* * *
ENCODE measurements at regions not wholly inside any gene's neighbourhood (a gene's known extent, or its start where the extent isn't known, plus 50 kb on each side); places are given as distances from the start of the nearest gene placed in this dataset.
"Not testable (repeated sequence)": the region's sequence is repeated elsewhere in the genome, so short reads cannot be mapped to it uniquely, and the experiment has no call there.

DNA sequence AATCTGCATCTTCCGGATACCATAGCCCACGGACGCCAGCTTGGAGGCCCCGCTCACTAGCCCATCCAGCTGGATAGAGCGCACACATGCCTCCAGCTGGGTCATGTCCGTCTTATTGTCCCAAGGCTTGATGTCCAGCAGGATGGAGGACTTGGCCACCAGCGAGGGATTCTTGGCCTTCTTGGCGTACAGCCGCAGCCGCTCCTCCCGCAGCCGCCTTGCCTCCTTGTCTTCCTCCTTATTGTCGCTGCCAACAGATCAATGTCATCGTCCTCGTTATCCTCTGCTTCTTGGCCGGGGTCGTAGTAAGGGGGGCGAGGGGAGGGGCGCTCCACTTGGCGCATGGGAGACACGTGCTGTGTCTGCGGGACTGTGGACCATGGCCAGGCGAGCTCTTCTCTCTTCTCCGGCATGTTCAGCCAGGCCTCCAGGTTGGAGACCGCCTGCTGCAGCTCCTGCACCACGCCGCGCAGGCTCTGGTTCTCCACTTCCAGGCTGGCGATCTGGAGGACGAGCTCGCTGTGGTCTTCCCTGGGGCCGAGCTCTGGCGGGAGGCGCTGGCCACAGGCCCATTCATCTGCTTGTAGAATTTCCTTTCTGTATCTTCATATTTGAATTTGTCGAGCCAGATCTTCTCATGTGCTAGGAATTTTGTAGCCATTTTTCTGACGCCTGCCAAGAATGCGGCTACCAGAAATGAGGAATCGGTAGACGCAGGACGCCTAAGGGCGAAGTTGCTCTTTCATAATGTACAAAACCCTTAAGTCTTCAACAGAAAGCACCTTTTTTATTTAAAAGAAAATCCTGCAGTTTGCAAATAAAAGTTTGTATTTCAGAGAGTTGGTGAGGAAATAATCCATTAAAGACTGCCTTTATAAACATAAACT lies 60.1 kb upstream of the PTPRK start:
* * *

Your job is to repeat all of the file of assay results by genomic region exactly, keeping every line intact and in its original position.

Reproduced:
ENCODE measurements at regions not wholly inside any gene's neighbourhood (a gene's known extent, or its start where the extent isn't known, plus 50 kb on each side); places are given as distances from the start of the nearest gene placed in this dataset.
"Not testable (repeated sequence)": the region's sequence is repeated elsewhere in the genome, so short reads cannot be mapped to it uniquely, and the experiment has no call there.

DNA sequence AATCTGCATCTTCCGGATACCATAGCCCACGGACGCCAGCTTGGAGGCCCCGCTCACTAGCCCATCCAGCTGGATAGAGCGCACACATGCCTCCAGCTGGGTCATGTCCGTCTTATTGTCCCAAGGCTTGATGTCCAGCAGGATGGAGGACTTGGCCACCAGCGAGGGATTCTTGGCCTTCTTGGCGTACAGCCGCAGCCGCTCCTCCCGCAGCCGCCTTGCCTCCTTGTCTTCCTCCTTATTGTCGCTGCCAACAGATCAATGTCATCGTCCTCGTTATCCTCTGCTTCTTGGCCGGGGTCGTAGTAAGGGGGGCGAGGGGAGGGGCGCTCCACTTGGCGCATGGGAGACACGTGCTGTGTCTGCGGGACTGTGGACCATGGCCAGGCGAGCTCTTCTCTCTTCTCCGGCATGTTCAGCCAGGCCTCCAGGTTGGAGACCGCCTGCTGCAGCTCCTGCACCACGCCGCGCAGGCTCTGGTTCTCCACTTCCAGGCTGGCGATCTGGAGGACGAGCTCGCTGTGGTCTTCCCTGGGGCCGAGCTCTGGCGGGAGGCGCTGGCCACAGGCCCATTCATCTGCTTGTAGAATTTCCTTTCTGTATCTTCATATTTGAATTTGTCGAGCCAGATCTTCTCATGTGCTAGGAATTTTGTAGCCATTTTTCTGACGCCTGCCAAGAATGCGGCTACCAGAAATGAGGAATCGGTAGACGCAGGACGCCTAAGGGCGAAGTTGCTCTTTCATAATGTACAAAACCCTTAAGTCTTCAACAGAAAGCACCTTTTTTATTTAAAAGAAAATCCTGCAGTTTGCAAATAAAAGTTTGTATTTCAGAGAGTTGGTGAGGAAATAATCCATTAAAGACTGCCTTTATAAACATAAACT lies 60.1 kb upstream of the PTPRK start: